There are horse-drawn carriages and buggies that take visitors to most places (we took a leisurely tour on a carriage). And the island being so small, you can walk to many places or hike the marked paths in the forested parts. But be careful where you step because horses leave their mark in various places (a carriage driver referred to the clumps as "road apples.") 


Photo by Michael Embry
Fort Mackinac
Besides the Grand Hotel (where we splurged on lunch but didn't stay), other points of interest include Fort Mackinac, St. Ann's cemetery, Arch Rock, and several museums. We especially enjoyed touring the fort and hearing about its history from the costumed guides. The restaurants were a bit pricey, but the food was very good. My wife liked the whitefish at Mary's Bistro Draught House.



You'll discover that fudge is a popular product, so much so that Mackinac Island is regarded as "America's Fudge Capital," with an annual festival dedicated to the sugary concoction (Aug. 27-29 this year). 

While sitting on the porch of the Lake View Hotel, we talked to a couple from Troy, Ohio, frequent visitors to the island. The man said little has changed since his parents took him there in the 1950s. I bet if you could go back in time to the '50s, perhaps his parents would say it hasn't changed much since the turn of the century.

That's a big part of the charm of Mackinac Island, an escape that harkens back to a simpler time and place.

Until the next time . . . 


Sunday, August 1, 2021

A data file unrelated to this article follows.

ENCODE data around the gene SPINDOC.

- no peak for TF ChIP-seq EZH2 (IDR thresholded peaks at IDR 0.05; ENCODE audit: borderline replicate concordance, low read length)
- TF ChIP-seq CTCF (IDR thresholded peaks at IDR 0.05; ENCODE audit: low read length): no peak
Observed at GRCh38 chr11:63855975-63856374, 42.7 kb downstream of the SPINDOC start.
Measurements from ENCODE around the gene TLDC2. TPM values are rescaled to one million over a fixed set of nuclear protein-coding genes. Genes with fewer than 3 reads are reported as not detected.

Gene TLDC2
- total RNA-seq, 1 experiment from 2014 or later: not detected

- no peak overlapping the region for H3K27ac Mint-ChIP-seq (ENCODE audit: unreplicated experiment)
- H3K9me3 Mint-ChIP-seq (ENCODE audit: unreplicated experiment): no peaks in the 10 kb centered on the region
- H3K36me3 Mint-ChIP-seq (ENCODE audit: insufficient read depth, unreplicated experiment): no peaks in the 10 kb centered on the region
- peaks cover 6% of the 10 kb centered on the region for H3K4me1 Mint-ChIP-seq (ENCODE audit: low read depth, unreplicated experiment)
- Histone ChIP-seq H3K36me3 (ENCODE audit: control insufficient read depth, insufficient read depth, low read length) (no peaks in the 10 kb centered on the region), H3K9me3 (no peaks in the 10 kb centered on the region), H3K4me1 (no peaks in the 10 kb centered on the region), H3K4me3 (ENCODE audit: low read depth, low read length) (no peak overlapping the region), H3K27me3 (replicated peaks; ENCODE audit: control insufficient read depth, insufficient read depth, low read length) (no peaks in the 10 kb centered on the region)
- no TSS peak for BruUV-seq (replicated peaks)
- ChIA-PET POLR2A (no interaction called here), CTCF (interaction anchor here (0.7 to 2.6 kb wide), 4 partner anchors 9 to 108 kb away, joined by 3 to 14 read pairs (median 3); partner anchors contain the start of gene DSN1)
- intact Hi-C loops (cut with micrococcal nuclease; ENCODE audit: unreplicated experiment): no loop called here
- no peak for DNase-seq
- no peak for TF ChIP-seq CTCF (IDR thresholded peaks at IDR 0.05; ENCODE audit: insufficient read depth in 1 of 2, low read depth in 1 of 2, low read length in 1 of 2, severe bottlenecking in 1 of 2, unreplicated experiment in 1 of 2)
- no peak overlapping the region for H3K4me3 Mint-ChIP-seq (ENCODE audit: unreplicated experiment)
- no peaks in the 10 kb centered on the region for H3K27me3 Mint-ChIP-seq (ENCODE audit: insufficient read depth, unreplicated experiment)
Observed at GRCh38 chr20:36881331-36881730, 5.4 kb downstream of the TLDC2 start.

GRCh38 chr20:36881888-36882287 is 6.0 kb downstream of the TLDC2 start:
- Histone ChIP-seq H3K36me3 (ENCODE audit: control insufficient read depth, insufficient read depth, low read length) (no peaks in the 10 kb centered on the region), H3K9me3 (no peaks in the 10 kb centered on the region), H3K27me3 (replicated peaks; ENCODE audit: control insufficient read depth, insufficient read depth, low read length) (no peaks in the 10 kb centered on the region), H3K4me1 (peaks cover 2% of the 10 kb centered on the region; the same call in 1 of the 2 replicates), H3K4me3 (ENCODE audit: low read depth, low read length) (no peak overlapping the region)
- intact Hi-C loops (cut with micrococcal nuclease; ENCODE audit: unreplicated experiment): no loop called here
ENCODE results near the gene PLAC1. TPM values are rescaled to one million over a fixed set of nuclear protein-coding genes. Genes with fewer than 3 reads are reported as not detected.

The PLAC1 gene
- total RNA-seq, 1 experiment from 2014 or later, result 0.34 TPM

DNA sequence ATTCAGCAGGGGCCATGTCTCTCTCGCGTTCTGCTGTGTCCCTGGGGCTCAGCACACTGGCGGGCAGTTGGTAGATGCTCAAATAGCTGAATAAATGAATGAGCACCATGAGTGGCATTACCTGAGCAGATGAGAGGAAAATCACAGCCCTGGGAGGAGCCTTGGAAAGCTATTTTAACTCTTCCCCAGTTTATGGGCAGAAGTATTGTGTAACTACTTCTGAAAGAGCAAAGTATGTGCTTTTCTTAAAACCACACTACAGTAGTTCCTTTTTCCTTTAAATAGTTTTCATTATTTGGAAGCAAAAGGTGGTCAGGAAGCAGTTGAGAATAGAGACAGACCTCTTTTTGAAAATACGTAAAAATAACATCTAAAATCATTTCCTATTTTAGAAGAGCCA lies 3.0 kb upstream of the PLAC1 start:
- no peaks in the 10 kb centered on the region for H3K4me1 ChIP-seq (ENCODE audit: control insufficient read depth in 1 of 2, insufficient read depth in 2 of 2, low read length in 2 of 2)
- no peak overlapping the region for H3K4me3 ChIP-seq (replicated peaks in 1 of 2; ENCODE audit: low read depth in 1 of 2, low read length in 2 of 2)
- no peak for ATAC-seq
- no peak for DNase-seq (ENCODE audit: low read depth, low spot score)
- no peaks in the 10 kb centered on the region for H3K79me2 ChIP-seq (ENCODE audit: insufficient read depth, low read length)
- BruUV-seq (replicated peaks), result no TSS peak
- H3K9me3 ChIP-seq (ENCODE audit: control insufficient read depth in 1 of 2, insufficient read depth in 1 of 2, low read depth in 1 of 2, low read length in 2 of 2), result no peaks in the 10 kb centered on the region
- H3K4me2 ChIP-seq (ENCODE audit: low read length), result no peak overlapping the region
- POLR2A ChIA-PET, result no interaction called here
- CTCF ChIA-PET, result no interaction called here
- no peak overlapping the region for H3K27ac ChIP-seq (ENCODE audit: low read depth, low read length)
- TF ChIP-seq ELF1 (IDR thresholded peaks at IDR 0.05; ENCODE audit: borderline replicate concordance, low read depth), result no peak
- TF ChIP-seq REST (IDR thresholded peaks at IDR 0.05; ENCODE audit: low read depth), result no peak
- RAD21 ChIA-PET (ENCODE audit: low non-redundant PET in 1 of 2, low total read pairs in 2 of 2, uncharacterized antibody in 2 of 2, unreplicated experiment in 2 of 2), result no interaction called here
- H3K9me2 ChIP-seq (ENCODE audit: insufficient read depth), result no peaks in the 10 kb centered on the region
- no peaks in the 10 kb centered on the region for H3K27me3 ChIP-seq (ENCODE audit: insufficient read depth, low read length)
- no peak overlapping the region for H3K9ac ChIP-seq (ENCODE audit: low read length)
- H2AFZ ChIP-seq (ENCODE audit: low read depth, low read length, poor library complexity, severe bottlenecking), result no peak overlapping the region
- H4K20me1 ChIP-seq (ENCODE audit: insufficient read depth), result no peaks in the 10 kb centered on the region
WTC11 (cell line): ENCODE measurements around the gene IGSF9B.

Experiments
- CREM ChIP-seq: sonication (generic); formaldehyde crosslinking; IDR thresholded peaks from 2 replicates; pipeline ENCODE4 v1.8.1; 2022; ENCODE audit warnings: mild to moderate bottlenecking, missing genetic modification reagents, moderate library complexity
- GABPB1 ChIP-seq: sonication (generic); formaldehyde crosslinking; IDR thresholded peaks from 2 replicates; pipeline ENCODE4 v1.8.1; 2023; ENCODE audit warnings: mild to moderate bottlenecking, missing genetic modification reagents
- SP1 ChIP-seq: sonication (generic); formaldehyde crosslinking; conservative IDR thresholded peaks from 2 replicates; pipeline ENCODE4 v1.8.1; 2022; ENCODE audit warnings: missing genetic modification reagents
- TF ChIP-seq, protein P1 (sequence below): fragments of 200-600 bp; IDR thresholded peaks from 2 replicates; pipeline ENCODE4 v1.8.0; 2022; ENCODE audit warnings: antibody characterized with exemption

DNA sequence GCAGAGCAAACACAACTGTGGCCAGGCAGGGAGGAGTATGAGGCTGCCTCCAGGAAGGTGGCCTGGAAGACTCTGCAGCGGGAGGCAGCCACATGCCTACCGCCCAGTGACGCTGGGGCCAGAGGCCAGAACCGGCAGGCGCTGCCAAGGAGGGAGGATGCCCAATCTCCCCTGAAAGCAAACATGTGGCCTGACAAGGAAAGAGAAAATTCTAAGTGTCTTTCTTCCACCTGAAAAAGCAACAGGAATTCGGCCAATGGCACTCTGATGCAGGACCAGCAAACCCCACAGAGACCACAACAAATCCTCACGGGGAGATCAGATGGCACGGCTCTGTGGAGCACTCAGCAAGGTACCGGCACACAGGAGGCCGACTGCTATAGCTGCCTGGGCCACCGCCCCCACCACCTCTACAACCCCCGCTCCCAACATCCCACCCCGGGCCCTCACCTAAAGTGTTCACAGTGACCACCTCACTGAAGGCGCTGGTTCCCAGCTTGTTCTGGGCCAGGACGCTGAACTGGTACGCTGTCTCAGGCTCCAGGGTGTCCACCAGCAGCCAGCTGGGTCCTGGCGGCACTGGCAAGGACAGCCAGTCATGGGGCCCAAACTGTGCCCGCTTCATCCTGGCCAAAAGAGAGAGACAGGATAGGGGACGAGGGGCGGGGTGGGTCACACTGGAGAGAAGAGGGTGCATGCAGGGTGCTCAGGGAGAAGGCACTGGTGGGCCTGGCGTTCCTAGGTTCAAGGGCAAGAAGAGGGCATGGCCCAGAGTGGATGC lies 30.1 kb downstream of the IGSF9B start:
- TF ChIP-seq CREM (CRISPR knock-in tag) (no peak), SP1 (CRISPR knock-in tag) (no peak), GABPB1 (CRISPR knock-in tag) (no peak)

Cover and Title Reveal of New Novel

 We're a month away from the publication of my next novel, the fifth in the John Ross Boomer Lit series. 

And today, I'm announcing the title and revealing the cover. Drum roll, please:


The cover was designed by graphic artist Trisha Fitzgerald-Jung, who has produced many covers for Wings ePress in the past few years.  She designed the last two  books in the series, "New Horizons" and "Make Room for Family."

As the title suggests, John and Sally Ross attend his 50th high school reunion, an event mentioned in the first novel, "Old Ways and New Days," in 2015. He's not keen about going but reluctantly decides to make the trip because his daughter, Chloe, has picked up the tab for everything. It turns out to be a memorable blast from the past as he encounters old friends and "familiar strangers."

This is my 11th novel and should be available on pre-order at Amazon and Barnes and Noble soon. If you're interested in a postcard announcing the book, send your address to michael.embry@gmail.com. I have a limited supply so get in touch with me soon (put "Postcard" in the subject line).

Until the next time . . .

Saturday, July 31, 2021

Spreading the Word About Blurbs

Are blurbs more effective in brick-and-mortar stores where prospective readers could pick up the book off a shelf and read the blurbs on the back cover or on one of the inside front pages? Or are they stronger on websites with catchy phrases to lure in potential readers?  

In other words, do they help readers find out what the book is about and generate sales? 

There are basically two types of blurbs. One is generated by the author or publishing house and generally found on the back cover.  Other blurbs are solicited by authors or publishing houses for use in an author's book. But there are exceptions. 

By Burgess, Gelett - http://memory.loc.gov/cgi-bin/query/r?ammem/rbpebib:@field%28NUMBER+@band%28rbpe+24203600%29%29:, Public Domain, https://commons.wikimedia.org/w/index.php?curid=10422996
Gelett Burgess, an American humorist, author, and artist, coined the word in 1907, defining it as "a flamboyant advertisement; an inspired testimonial." He used it in the promotion of his book, "Are You a Bromide?"